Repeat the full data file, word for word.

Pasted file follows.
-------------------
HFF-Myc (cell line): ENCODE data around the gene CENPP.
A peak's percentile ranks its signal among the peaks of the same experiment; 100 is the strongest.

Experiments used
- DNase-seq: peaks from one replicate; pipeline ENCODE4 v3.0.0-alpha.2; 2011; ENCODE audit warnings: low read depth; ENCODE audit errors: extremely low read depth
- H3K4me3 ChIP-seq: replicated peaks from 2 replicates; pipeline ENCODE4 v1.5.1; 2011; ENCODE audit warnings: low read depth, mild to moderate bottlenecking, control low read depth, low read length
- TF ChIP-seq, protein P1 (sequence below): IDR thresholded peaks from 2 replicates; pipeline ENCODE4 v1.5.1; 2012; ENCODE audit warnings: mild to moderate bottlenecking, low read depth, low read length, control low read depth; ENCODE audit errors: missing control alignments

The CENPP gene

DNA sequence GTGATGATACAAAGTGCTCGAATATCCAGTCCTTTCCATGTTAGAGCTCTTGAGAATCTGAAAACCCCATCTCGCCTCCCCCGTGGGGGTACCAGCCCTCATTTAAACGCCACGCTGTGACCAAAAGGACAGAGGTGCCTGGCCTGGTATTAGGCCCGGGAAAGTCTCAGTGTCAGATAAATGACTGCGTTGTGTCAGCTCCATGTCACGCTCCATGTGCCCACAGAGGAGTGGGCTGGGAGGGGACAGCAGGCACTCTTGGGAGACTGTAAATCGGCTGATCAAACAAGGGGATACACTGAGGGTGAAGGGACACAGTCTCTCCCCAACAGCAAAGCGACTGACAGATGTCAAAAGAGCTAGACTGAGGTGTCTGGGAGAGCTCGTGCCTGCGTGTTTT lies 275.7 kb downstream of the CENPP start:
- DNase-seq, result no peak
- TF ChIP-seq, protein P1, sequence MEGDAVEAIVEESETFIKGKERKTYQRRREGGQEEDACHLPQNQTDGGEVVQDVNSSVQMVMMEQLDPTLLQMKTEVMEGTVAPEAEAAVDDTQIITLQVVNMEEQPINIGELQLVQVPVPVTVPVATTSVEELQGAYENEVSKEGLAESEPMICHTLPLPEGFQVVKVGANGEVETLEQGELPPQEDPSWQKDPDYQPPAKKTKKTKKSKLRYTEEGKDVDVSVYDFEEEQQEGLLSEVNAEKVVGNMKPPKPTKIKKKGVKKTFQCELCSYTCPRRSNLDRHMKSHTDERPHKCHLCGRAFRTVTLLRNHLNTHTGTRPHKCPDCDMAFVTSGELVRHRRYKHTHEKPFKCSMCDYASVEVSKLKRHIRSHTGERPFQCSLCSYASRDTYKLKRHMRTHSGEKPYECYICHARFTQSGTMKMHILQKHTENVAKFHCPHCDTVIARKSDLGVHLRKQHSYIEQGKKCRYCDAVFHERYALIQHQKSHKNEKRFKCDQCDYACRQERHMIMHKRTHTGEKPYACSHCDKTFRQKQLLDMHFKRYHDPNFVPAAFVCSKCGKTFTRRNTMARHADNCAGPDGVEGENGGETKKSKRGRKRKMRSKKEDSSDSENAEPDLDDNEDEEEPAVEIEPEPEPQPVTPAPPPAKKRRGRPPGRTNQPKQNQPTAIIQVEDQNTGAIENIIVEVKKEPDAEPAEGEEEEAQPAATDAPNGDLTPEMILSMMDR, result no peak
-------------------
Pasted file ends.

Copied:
HFF-Myc (cell line): ENCODE data around the gene CENPP.
A peak's percentile ranks its signal among the peaks of the same experiment; 100 is the strongest.

Experiments used
- DNase-seq: peaks from one replicate; pipeline ENCODE4 v3.0.0-alpha.2; 2011; ENCODE audit warnings: low read depth; ENCODE audit errors: extremely low read depth
- H3K4me3 ChIP-seq: replicated peaks from 2 replicates; pipeline ENCODE4 v1.5.1; 2011; ENCODE audit warnings: low read depth, mild to moderate bottlenecking, control low read depth, low read length
- TF ChIP-seq, protein P1 (sequence below): IDR thresholded peaks from 2 replicates; pipeline ENCODE4 v1.5.1; 2012; ENCODE audit warnings: mild to moderate bottlenecking, low read depth, low read length, control low read depth; ENCODE audit errors: missing control alignments

The CENPP gene

DNA sequence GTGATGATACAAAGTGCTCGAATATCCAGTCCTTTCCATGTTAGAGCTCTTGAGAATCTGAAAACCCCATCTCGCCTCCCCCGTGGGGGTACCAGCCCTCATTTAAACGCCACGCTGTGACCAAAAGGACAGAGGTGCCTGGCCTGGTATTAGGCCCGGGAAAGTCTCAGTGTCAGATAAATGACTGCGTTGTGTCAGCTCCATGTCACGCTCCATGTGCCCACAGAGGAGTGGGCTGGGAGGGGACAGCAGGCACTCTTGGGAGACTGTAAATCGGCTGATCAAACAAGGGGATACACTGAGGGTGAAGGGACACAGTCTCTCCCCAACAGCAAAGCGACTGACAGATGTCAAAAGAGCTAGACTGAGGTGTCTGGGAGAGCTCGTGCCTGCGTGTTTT lies 275.7 kb downstream of the CENPP start:
- DNase-seq, result no peak
- TF ChIP-seq, protein P1, sequence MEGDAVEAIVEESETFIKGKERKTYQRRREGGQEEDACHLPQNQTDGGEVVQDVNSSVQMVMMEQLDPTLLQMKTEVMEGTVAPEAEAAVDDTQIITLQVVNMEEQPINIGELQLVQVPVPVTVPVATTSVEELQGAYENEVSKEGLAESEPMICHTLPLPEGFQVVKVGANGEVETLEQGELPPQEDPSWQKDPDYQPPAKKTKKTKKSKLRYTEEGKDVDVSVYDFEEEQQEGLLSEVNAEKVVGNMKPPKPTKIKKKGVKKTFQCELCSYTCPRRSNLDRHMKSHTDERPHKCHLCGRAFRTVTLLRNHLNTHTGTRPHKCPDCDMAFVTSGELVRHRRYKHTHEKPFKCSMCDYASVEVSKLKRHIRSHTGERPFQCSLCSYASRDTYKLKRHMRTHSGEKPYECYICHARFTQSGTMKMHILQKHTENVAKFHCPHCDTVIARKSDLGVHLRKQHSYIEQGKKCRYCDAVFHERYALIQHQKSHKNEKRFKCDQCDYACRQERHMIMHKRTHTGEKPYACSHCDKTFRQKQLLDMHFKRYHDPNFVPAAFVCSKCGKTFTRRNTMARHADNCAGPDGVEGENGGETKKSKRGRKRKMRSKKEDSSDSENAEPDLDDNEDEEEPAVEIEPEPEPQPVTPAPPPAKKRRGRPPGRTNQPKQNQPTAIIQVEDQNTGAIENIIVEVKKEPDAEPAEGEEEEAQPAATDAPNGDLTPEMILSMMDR, result no peak